For brief a moment in time we just couldn’t go wrong in everything from fashion, music, film- ‘Trainspotting’ featuring a suitably Britpop soundtrack of sorts was hailed as revitalising the British Film (although it also opened the flood gates to a host of various poor imitators) Art became sexy and daring with the YBA’s ushering in the ‘BritArt’ and even Comedy saw a boon with the rise of theatre and stadium stand-up acts such as Newman and Baddiel (now free from The Mary Whitehouse Experience) and on TV with things like ‘Fist of Fun’. For much of the 1990s comedy was being touted as being the ‘New Rock n’ Roll’ at the time when oddly enough Britpop was being hailed as such. Union Jack flags were duly slapped onto any old tat and onto the covers of a rash of hurriedly rushed out compilation albums. Like other retro tinged music genres which saw revivals in related or similar scenes Britpop’s umbrella saw the Mod scene enjoy a fresh resurgence and 1960s styles and pop gained new appreciation amongst the young music fan. Britpop also oddly enough saw a sort of retrospective for the previous indie pop of the Madchester movement with Baggy and older Post-Punk bands (The Cure, The Smiths etc) ( and even some so called Grebo ones ) often being lumped together with the more current groups on comp albums and in articles being cited as natural precursors, laying the foundations for Britpop to build its success upon.
Maybe at the end of the say we would all just rather pretend that it didn’t happen under the watch of a Prime Minister so devoid of the wow factor, so utterly characterless and bland that he was often portrayed as having grey pallor skin and the epitome of a nerdy voice by the Spitting Image team as well as by the cartoonist Steve Bell. So in the end Blair got all the glory and in the process he also possibly killed Britpop, for without anything to kick against anything approaching the sort of angst often attributed to a Tory majority government and which often sees a rise in such creativity that spurs on bands the spark soon fizzled out. Britpop just faded out, morphing into other tangents as Noel Gallagher supped champers with Tony at Number 10 happily posing for the press and Albarn legged it to Iceland for a bit in a sort of self-imposed exile leaving Coxon to steer Blur into the very American College Radio rock sound they’d been pushing against with their overly British band persona.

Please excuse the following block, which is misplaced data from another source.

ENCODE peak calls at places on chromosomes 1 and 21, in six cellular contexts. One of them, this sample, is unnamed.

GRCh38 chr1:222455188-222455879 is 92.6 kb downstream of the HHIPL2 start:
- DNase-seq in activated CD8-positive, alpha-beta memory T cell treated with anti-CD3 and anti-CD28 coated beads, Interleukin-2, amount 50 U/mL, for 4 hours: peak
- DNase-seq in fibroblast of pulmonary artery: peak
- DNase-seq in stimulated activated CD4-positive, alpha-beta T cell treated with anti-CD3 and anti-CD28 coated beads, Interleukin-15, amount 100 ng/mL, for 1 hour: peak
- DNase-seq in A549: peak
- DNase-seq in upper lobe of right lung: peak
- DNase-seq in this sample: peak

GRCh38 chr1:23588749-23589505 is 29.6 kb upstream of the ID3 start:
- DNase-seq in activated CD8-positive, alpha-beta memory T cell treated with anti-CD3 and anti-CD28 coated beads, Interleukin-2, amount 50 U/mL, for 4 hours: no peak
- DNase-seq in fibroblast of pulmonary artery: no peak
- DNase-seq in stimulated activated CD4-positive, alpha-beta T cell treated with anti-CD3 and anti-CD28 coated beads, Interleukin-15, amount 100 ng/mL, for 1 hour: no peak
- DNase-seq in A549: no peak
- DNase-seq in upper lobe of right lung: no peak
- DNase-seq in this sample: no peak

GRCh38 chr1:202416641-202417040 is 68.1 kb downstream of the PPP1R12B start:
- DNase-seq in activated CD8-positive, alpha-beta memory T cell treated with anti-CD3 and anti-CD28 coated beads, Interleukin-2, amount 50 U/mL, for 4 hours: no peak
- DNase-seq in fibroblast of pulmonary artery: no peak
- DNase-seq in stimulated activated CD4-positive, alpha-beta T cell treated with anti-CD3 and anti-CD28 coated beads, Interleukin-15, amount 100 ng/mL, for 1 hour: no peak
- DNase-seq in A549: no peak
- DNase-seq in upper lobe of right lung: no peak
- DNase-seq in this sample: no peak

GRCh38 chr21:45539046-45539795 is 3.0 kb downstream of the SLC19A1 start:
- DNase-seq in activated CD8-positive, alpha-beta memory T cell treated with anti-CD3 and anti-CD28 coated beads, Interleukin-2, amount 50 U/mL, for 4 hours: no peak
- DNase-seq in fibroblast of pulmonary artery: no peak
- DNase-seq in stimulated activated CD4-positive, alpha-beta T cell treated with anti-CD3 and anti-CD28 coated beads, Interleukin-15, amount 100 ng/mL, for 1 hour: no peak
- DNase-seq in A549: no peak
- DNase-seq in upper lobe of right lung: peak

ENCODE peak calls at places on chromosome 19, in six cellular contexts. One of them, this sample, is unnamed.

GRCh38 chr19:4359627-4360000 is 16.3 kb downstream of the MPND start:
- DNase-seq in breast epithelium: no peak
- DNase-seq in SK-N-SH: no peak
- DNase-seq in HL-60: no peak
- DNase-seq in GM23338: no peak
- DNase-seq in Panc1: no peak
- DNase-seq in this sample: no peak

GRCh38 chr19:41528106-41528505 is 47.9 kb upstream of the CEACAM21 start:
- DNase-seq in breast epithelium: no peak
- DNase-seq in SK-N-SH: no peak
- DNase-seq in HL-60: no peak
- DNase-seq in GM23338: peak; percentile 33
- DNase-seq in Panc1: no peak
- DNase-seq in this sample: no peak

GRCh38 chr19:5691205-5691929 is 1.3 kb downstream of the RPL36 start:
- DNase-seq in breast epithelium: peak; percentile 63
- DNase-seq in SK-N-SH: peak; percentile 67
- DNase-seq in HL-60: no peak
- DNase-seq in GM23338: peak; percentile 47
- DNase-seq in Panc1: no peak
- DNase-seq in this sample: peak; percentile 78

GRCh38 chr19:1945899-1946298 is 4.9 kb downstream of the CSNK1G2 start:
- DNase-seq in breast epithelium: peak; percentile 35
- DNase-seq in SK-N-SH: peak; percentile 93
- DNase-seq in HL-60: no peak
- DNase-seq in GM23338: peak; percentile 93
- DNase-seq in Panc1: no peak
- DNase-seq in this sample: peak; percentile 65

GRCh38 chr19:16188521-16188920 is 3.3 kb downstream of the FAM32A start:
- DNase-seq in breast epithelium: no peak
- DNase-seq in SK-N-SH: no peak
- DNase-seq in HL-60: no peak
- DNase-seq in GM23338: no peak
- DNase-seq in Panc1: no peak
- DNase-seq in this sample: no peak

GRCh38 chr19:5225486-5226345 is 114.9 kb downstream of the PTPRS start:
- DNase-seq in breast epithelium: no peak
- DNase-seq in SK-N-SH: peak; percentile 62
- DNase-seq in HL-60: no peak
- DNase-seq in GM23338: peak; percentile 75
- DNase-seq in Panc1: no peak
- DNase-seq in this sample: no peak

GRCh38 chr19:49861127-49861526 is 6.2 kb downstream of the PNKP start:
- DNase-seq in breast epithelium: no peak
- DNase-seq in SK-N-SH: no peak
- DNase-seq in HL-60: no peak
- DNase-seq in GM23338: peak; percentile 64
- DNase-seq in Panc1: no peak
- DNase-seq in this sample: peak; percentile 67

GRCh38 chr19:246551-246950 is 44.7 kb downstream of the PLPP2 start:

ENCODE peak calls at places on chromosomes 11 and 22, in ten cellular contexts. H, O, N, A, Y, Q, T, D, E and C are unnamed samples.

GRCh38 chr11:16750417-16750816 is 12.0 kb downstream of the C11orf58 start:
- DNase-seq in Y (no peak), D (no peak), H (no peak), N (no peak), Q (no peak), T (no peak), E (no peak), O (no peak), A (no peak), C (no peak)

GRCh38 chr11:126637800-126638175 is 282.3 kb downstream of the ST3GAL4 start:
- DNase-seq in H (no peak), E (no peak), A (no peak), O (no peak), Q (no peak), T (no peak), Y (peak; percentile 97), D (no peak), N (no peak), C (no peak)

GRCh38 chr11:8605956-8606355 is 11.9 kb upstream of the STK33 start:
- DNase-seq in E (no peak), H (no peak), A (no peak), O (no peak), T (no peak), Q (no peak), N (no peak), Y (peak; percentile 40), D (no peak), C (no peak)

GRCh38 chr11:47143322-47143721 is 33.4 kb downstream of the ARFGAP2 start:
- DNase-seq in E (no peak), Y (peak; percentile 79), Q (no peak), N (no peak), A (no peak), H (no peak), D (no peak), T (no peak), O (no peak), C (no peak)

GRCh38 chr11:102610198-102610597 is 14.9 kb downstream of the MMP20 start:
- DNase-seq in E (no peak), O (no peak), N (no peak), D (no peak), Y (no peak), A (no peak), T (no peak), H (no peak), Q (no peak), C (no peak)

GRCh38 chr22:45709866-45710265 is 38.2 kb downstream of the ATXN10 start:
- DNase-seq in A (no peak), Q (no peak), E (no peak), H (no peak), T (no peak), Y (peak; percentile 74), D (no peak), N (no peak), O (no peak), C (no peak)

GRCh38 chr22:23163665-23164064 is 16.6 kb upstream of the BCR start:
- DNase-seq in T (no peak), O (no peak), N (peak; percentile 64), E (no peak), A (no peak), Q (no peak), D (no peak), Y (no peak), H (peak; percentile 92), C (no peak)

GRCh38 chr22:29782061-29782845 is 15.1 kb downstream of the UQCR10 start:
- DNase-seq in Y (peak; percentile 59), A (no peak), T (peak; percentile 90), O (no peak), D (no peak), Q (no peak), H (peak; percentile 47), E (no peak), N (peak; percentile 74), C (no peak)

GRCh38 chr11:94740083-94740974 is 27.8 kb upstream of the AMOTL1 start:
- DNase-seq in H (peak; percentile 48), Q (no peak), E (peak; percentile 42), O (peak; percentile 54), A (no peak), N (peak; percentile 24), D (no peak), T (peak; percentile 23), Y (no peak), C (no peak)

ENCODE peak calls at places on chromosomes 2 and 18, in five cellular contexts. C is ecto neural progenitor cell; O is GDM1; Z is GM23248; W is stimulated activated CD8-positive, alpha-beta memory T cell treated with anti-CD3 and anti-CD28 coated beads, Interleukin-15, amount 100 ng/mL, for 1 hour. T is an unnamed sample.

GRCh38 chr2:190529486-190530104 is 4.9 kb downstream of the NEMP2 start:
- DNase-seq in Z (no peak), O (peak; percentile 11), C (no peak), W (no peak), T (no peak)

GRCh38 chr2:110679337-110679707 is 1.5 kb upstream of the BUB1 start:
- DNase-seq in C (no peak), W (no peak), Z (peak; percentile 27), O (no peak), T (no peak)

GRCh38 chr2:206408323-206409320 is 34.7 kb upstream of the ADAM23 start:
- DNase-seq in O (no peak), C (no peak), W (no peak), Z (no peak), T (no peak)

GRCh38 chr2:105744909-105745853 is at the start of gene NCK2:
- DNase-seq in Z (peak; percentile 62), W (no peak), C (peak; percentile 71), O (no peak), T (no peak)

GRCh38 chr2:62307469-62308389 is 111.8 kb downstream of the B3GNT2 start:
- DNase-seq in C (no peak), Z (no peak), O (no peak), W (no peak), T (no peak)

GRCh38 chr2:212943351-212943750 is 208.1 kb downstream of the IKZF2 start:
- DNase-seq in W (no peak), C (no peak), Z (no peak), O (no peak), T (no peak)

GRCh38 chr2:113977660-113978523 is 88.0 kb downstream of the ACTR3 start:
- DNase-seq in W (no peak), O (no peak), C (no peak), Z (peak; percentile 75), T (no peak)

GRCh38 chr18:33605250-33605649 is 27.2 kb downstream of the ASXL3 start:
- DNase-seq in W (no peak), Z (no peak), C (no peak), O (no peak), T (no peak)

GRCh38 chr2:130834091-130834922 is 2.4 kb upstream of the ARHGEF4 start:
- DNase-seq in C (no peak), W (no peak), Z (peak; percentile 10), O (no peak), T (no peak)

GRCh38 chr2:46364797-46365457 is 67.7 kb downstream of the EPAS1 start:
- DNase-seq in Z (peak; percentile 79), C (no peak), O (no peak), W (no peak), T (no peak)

Anyway, politicians of any stripe pretending to know or care about pop culture are just as embarrassing as the shyster talking heads for hire and self-professed street culture experts who propagate these half remembered things as facts on TV items and thoughtful articles (such as this one).
As for what I was doing during the height of Britpop, well for the latter half I was pretending to be at Art College whilst doing very little to be creative and wore the then appropriate ‘Indie Kid Uniform’ of charity shop long black overcoat, clumpy boots and floppy home cut fringed hair making me the sort of cliché which gave rise to the Student Grant character in the comic Viz.